Informed Consent Essay: Ethical principles of gaining informed consent
“Respect for human beings involves giving due scope to peoples capacity to make their own decisions. In the research context, this normally requires that participation be the result of a choice made by the participants” (NHMR, 2007, p.3). Freegard 2012 (p.60), states that “respecting the rights of others,” includes a responsibility for Health professionals “to let others know about their rights” and that this forms the basis of an informed consent.
Discuss the values and principles of ethical conduct in relation to gaining an informed consent from potential research participants in relation to your project.
In your discussion
• Briefly highlight the features of an informed consent
• Discuss why gaining informed consent from participants is important in research and how this contributes to the four principles of ethical conduct in research
1. respect for human beings,
2. research merit and integrity,
3. justice, and
• Draw on other ethical theories to support your discussion (at least one)
• For your essay you should refer to the NHMRC National Statement on Ethical Conduct in Human Research: (http://www.nhmrc.gov.au/guidelines/publications/e72)
Coronary artery bypass grafting may leave one-third patients with persistent pain, as well as hypersensory symptoms at and away from the primary site of pathology (central sensitisation). Subjects who have undergone this surgery, are under 81 years of age and have no co-morbidities will be recruited. Through the use of quantitative sensory testing (such as heat pain threshold and pressure pain threshold), participants will be assessed for the prevalence of central sensitisation. Positive findings may lead to the re-assessment of patient analgesic management for better outcomes.
This essay will define the features involved in gaining ‘informed consent’ from research participants for the proposed physiotherapy research study. It will discuss ethical principles that are embedded in the National Statement; a document released to “promote ethically good human research” (National Healthy and Medical Research Council [NHMRC], 2007, p. 7). It will also discuss the principles and values within principle-based ethics (bioethics), deontology, and utilitarianism as they apply to gaining this consent. Finally, it will highlight utilitarianism and its’ contribution to the safeguarding of research participants.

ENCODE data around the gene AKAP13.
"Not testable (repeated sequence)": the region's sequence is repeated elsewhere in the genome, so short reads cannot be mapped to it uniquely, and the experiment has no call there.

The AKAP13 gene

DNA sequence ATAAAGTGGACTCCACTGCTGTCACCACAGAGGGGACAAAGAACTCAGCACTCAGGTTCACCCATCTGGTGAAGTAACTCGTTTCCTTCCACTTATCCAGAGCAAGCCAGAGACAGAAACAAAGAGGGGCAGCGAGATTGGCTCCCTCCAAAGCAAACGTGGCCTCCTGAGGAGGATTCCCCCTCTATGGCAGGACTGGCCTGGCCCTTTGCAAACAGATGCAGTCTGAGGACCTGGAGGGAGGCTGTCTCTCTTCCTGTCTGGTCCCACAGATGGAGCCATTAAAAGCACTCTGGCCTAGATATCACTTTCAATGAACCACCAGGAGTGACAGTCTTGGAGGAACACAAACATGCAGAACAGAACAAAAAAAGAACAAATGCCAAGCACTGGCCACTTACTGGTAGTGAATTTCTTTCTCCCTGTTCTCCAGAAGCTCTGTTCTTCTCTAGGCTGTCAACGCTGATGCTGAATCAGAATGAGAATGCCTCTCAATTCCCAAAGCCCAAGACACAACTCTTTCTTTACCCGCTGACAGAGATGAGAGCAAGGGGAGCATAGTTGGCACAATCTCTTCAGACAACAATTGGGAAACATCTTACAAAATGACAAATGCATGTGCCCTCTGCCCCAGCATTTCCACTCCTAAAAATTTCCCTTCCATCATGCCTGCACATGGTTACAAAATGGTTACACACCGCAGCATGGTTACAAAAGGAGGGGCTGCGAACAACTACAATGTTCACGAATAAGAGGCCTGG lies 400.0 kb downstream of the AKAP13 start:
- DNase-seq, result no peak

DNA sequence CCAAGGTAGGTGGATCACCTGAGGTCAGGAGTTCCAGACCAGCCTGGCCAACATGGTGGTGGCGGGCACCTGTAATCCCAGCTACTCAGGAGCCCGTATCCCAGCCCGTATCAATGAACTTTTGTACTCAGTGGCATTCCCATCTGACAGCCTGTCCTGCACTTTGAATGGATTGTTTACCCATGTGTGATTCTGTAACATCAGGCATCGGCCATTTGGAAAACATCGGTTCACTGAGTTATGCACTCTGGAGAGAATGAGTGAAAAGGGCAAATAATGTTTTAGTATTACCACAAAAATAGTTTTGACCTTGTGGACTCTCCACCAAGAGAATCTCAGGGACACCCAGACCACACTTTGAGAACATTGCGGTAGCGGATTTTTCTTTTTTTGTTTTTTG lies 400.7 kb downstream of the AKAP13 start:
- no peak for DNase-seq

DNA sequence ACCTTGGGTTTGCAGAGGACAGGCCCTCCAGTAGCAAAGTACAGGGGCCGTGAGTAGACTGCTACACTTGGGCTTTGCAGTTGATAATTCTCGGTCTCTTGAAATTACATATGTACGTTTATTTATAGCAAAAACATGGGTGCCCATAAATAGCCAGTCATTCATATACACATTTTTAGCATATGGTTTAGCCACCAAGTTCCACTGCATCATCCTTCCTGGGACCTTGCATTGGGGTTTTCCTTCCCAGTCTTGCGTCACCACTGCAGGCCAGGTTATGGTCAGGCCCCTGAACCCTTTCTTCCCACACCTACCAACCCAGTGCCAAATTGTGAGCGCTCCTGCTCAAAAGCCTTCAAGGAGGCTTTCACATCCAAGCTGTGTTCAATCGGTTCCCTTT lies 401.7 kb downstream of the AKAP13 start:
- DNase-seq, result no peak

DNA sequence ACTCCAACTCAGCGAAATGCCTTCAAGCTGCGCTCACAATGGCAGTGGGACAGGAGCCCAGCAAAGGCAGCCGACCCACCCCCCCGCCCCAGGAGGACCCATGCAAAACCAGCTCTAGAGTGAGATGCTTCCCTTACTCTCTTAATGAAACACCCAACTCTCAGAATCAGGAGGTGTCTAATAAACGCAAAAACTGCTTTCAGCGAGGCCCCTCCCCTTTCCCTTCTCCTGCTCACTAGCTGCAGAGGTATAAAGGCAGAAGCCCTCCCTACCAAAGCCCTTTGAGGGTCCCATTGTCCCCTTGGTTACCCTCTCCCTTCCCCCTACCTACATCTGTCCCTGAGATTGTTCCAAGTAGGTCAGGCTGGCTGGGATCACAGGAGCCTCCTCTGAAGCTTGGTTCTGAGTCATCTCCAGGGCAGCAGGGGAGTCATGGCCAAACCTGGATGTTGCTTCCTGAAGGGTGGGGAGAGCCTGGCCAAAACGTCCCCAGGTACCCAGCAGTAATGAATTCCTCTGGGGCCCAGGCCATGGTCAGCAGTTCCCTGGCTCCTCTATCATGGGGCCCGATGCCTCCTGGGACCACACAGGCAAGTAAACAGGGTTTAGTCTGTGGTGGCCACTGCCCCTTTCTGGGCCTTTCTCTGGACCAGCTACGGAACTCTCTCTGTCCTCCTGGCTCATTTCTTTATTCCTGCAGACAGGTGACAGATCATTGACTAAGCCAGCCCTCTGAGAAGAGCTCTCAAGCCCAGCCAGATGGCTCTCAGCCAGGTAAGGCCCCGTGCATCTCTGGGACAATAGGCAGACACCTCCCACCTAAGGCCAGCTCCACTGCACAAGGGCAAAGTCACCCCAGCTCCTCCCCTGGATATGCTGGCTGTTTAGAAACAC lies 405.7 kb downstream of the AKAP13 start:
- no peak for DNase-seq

To achieve consent classified as ‘informed’ the therapist must disclose all information relevant to a forthcoming intervention, in a time of decision-making. Beauchamp and Faden (2004) define informed consent as “autonomous authorisation of a medical intervention…by individual patients”, whilst Kerridge, Lowe & McPhee explain that “informed consent allows mentally competent patients to make autonomous choices, and protects [the] mentally incompetent patients from harm” (2005. p215-216). Ethically sound informed consent includes four elements: competence, voluntariness, disclosure of information, and understanding and acceptance of information (Kerridge, et al., 2005). Briefly summarised this means that the patient (or in this case, the participant) is able to express free choice (autonomy) through a cognitive reasoning process, from adequately disclosed information. Furthermore it means the documentation and terminology is suitably matched to the participant’s level of understanding (e.g. lay terms) and that adequate time is given for decision-making (Brody & Engelhardt 1987; Oliver, 2010). Finally, harm must be minimized to any participant (non-maleficence), the research should be scientifically valid (research merit and integrity), and any cognitively impaired or incapable participant should have a suitable third party to give consent (Kerridge, et al., 2005). Although it may appear this process is...
References: Australian Physiotherapy Association. (2008). APA code of conduct. Retrieved from http://physiotherapy.asn.au/images/APA_Corporate_Documents/code%20of%20conduct.pdf
Beauchamp, T, L., & Faden, R, R
British Medical Association, (2004). Medical Ethics Today (2nd ed). London, England: BMJ Books.
Brody, B, A., & Engelhardt, Jr., H, T. (1987). Bioethics: Readings & cases. New Jersey, USA: Prentice-Hall.
Kerridge, I., Lowe, M., & McPhee, J. (2005). Ethics and law for the health professions. (2nd ed.) Sydney, Australia: Federation Press.
Kerridge, I., Lowe, M., & Stewart, C. (2009). Ethics and law for health professions. (3rd ed.) Sydney, Australia: Federation Press.
McCabe, H. (2012). Lecture 1: Human rights, the health professions, and health care [PDF Document]. Retrieved from http://leo.acu.edu.au
National Health and Medical Research Council
Oliver, P. (2010). The student’s guide to research ethics (2nd ed.). United Kingdom: Open University Press.
Rigg, E. (2012a). Lecture 2: Beneficence and non-maleficence, duty of care and negligence [PDF Document]. Retrieved from http://leo.acu.edu.au
Rigg, E. (2012c). Lecture 4: Justice & the distribution of health care resources [PDF Document]. Retrieved from http://leo.acu.edu.au
Shannon, T, A
United Nations. (2012). The universal declaration of human rights. Retrieved from http://www.un.org/en/documents/udhr/index.shtml
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